ESTRO 2020 Abstract book

S126 ESTRO 2020

OC-0224 Fully automated heart dose calculation from cine MV images recorded during breast cancer treatments S.S. Andreasen 1 , C. Muurholm 2 , S. Skouboe 2 , H. Spejlborg 3 , B. Offersen 2,4 , P.R. Poulsen 2,4 1 Aarhus University, Department of Physics and Astronomy, Aarhus, Denmark ; 2 Aarhus University Hospital, Department of Oncology, Aarhus, Denmark ; 3 Aarhus University Hospital, Department of Medical Physics, Aarhus, Denmark ; 4 Aarhus University Hospital, Danish Center for Particle Therapy, Aarhus, Denmark Purpose or Objective Heart irradiation during breast cancer radiotherapy can lead to late cardiac morbidity. Even with deep-inspiration breath-hold (DIBH), daily heart position variations can give higher heart doses than planned. For tangential treatments, the heart position during treatment can be monitored in continuous portal images (cine MV images). The heart position is, however, only a surrogate for the heart dose, which is the clinically relevant quantity. This study develops fully automated heart dose calculation based on cine MV images. Material and Methods For ten left-sided breast cancer patients receiving DIBH radiotherapy, 7.7Hz cine MV images of the two main tangential fields were recorded at 153 fractions. No patient had internal mammary lymph node involvement. The heart edge was segmented automatically in the MV images by utilizing that pixels on the heart edge change their intensity with heartbeat frequencies. The segmentation was used to determine the daily horizontal mean shift of the heart in beam’s eye view (BEV) relative to the planned position. A patient-specific relationship between BEV heart shifts and mean heart doses (MHD) was obtained by exporting the 3D dose matrix and heart contour from the treatment planning system to an in-house developed program that calculated the heart dose for a range of left, anterior and combined left-anterior heart shifts. The dose distribution was assumed to be invariant to the heart shifts, which allowed for full automation without the need for dose recalculation for each heart shift. The relationship between BEV heart shifts and MHD was used to calculate the MHD at each fraction from the auto-detected shifts. The accuracy of the MHD calculation was quantified by comparison with more accurate manual MHD calculations in the TPS with dose recalculation with water density assigned to the shifted heart contour. Results The heart was frequently exposed in both tangential fields for six patients, who had a BEV mean heart shift relative to the plan of 5.3mm. Figure 1 shows the automatically calculated MHD for a variety of heart shifts in BEV for these patients. The relationship between BEV heart shifts and MHD was nearly independent of the 3D heart shift direction (left, anterior or left-anterior), and a single patient- specific second-degree polynomial fit was therefore used for all shifts (Figure 1). The mean RMS error of the MHD fit was 0.08Gy. The automated MHD calculation at each fraction (black bars in Figure 2) on average overestimated the MHD with 0.08Gy compared to the more accurate manual recalculation with water density assignment to the shifted heart structure (white bars). The fractions with heart exposure had an average MHD of 1.2Gy while the planned MHD was 0.6Gy.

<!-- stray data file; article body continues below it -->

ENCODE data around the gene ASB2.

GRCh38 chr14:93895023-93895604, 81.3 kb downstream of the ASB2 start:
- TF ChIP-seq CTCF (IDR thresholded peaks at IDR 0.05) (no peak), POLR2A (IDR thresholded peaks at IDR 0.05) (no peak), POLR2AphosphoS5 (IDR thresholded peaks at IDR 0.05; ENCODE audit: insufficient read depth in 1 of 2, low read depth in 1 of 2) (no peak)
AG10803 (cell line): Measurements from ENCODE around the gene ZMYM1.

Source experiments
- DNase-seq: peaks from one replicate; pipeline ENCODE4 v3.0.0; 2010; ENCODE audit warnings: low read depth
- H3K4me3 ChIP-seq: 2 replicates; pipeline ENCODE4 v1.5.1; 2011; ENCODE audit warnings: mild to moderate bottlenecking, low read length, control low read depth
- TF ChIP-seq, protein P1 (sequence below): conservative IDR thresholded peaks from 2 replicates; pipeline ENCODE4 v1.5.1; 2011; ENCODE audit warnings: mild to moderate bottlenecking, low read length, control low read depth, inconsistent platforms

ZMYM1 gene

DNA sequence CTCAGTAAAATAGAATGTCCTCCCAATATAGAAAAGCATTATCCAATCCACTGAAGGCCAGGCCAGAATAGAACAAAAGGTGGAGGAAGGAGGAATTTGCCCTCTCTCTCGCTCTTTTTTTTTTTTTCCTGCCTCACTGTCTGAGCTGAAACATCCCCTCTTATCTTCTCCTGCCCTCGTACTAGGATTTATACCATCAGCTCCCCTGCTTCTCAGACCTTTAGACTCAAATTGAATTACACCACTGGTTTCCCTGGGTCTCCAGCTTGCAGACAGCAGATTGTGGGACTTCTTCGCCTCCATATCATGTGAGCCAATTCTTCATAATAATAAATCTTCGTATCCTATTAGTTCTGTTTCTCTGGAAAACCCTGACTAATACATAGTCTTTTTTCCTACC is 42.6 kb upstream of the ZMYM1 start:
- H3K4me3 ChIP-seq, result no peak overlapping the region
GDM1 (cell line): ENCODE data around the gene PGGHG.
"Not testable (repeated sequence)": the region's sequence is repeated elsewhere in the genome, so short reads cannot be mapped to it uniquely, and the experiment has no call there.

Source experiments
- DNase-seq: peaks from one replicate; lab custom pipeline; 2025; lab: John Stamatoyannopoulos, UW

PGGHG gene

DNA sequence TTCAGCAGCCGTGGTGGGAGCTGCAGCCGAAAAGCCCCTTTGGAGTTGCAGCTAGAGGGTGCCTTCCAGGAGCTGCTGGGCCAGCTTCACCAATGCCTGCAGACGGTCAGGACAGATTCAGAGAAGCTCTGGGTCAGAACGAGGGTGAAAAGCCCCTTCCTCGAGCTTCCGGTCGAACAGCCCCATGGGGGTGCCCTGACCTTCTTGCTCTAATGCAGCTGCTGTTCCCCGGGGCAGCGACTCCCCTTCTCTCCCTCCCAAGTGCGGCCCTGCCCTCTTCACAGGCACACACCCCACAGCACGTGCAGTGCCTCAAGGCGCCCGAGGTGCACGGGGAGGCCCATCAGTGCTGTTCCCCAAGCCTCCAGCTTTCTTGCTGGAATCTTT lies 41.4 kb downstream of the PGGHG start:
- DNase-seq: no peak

Conclusion Fully automated heart dose calculation from cine MV images of tangential breast fields was proposed, developed and shown to be highly accurate. It may be used in a surveillance program with automated heart dose monitoring of all breast cancer treatments in a clinic.

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